We investigated how the accessory molecule interactions encountered during T cell priming influence T cell-mediated destruction of insulin-producing β cells and lead to type I diabetes. T cell receptor (TCR)-transgenic CD4+ T cells were primed under controlled conditions in vitro before being adoptively transferred into transgenic recipients expressing membrane ovalbumin under the control of the rat insulin promoter (RIP-mOVA). During priming, antigen-presenting cell expression of B7-1 without intracellular adhesion molecule I (ICAM-1) led to the generation of effector cells that migrated to the pancreata of RIP-mOVA recipients but did not cause diabetes. In contrast, when T cells were primed with APCs expressing both B7-1 and ICAM-1, pronounced destruction of β cells and a rapid onset of diabetes were observed. Pathogenicity was associated with T cell production of the macrophage-attracting chemokines CCL3 and CCL4. Thus, interactions of lymphocyte function-associated antigen I with ICAM-1 during priming induce both qualitative and quantitative alterations in T effector function and induce potentially autodestructive responses.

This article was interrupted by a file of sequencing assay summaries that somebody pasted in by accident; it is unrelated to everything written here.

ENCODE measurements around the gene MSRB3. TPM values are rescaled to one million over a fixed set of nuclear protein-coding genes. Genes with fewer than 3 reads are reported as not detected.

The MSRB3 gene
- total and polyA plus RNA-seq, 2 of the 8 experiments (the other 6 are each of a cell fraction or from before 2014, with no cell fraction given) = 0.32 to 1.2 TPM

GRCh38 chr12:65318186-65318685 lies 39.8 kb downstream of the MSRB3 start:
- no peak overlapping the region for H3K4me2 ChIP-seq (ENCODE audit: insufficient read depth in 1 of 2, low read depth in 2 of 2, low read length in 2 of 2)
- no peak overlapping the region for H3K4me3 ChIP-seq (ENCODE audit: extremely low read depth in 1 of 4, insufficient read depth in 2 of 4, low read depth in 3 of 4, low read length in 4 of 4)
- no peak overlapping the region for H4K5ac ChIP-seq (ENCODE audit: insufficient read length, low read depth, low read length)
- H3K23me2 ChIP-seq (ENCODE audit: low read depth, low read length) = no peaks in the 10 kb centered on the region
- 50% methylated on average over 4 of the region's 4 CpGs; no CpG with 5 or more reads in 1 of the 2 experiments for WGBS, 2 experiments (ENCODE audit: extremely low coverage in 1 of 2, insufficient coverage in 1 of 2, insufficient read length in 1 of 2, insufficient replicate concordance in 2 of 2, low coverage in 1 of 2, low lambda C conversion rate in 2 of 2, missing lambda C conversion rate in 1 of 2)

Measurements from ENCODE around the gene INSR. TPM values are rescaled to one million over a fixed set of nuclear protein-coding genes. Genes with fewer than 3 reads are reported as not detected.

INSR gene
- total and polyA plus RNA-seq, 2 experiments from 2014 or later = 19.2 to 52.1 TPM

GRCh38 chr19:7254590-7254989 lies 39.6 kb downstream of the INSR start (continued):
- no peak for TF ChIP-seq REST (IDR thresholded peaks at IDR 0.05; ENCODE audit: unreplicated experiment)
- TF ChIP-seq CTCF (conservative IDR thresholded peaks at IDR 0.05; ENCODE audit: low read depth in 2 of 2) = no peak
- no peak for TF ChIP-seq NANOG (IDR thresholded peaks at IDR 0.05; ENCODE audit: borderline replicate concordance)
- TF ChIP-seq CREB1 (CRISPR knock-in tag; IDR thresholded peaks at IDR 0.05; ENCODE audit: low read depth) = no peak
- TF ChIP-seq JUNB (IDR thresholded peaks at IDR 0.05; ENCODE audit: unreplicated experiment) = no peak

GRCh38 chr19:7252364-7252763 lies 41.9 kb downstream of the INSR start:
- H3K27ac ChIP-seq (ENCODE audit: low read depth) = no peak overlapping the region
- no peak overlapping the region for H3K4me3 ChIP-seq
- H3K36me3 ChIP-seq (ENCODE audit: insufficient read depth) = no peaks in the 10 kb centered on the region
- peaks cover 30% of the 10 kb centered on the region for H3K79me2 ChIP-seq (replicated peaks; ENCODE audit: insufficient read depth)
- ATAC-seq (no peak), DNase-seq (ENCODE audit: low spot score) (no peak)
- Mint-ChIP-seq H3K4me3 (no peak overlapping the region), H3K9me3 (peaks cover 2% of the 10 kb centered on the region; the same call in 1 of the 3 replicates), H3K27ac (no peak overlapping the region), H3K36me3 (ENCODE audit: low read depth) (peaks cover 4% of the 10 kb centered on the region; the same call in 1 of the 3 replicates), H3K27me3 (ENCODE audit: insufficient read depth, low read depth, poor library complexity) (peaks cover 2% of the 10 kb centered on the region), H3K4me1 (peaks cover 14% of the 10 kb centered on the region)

ASJC Scopus subject areas
- Immunology and Allergy